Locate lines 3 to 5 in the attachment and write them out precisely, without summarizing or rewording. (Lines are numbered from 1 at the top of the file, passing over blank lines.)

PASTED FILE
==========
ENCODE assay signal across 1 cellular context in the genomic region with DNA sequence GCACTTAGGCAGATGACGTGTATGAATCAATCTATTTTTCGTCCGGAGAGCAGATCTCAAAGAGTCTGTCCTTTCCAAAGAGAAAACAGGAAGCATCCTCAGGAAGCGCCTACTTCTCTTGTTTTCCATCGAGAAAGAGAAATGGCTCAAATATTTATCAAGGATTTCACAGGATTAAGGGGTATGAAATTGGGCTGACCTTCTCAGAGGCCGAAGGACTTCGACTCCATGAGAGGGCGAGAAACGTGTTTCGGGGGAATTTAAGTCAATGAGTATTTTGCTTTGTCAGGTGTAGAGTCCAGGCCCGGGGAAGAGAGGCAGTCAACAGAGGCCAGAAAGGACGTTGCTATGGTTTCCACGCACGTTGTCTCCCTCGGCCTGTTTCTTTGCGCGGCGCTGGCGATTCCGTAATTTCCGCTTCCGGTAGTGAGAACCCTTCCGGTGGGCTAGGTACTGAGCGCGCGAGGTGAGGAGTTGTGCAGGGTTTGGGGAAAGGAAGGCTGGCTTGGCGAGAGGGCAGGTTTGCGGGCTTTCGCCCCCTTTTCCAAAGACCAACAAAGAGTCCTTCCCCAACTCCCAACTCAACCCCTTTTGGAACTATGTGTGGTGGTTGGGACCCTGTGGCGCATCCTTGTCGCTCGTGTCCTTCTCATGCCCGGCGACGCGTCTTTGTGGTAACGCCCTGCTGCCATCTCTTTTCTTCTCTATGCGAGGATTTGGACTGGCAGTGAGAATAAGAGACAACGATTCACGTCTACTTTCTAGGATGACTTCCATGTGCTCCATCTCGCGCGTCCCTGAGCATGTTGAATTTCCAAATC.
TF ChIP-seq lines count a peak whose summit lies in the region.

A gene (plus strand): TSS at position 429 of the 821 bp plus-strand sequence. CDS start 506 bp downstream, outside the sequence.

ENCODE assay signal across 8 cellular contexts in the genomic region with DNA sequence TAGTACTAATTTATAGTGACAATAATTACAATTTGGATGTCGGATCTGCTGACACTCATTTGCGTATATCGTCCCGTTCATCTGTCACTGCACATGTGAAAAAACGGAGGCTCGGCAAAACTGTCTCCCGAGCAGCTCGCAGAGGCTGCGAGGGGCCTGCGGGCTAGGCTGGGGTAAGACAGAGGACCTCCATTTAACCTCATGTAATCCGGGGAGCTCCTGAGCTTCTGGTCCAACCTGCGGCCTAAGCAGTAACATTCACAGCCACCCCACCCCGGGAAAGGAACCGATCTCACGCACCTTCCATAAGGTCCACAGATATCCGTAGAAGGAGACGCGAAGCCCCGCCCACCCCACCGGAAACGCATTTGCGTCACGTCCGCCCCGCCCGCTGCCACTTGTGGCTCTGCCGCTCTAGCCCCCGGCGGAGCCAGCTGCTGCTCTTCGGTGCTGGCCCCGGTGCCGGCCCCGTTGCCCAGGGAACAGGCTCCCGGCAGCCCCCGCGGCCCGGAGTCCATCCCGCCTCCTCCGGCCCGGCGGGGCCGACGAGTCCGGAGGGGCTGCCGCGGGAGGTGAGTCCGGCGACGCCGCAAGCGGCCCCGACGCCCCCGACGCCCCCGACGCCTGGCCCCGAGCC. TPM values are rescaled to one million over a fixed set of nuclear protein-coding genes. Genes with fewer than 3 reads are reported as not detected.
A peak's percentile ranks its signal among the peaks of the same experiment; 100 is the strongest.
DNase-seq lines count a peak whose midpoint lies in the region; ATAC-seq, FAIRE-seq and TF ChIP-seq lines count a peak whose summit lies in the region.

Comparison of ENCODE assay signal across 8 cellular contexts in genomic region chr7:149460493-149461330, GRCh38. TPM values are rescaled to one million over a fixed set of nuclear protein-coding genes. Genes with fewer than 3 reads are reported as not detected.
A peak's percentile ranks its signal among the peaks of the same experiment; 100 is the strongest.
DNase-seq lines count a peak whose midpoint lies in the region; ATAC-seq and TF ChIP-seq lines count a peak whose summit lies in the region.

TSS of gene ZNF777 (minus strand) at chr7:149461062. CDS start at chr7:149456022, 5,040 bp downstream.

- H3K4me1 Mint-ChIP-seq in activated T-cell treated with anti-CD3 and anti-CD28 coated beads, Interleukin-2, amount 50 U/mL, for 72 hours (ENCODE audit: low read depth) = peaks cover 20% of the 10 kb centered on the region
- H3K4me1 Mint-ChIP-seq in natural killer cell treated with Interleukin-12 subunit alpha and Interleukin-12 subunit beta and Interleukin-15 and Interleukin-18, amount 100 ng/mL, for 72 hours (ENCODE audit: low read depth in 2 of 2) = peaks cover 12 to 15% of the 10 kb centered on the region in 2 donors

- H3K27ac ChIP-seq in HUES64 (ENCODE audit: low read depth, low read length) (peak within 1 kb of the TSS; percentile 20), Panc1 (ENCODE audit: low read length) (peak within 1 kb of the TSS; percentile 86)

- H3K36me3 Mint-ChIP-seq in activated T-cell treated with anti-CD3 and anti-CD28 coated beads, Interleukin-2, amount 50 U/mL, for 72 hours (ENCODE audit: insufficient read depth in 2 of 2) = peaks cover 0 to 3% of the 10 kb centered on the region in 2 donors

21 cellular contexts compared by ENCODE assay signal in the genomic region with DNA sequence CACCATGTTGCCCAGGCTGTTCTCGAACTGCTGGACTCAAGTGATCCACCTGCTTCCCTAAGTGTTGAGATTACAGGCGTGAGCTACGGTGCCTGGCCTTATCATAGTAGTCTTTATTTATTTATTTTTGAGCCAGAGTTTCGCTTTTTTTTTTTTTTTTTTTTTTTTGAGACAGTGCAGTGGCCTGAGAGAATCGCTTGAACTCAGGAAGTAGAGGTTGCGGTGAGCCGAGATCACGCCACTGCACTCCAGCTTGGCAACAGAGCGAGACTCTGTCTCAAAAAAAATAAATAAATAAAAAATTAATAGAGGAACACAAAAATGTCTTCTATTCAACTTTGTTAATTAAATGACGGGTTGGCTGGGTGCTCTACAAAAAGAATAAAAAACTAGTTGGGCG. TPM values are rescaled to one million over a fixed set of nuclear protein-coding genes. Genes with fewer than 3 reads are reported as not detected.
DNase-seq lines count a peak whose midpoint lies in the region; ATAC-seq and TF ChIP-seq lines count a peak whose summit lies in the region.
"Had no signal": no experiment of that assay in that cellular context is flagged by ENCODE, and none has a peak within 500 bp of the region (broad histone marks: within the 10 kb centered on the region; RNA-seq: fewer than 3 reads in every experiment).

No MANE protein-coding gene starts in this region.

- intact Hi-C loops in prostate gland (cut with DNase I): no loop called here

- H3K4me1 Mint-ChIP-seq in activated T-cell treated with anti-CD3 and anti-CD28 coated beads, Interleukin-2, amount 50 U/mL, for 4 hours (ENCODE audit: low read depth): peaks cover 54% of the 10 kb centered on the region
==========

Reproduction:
A gene (plus strand): TSS at position 429 of the 821 bp plus-strand sequence. CDS start 506 bp downstream, outside the sequence.

ENCODE assay signal across 8 cellular contexts in the genomic region with DNA sequence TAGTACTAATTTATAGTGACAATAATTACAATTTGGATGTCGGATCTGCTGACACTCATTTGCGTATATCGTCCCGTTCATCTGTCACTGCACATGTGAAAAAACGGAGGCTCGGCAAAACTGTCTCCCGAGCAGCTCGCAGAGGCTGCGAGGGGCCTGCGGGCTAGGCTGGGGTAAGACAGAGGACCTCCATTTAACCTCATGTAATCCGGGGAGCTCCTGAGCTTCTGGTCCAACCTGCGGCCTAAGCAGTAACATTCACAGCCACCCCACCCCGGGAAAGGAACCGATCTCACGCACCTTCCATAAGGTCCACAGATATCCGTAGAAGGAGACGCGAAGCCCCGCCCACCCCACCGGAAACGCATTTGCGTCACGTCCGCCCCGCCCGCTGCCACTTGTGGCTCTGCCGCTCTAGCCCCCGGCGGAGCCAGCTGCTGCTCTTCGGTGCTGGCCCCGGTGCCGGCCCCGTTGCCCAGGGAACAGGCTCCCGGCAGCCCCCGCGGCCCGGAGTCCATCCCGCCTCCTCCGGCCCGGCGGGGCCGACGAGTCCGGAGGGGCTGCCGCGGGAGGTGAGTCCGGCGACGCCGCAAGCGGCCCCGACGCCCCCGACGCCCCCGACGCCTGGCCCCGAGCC. TPM values are rescaled to one million over a fixed set of nuclear protein-coding genes. Genes with fewer than 3 reads are reported as not detected.
A peak's percentile ranks its signal among the peaks of the same experiment; 100 is the strongest.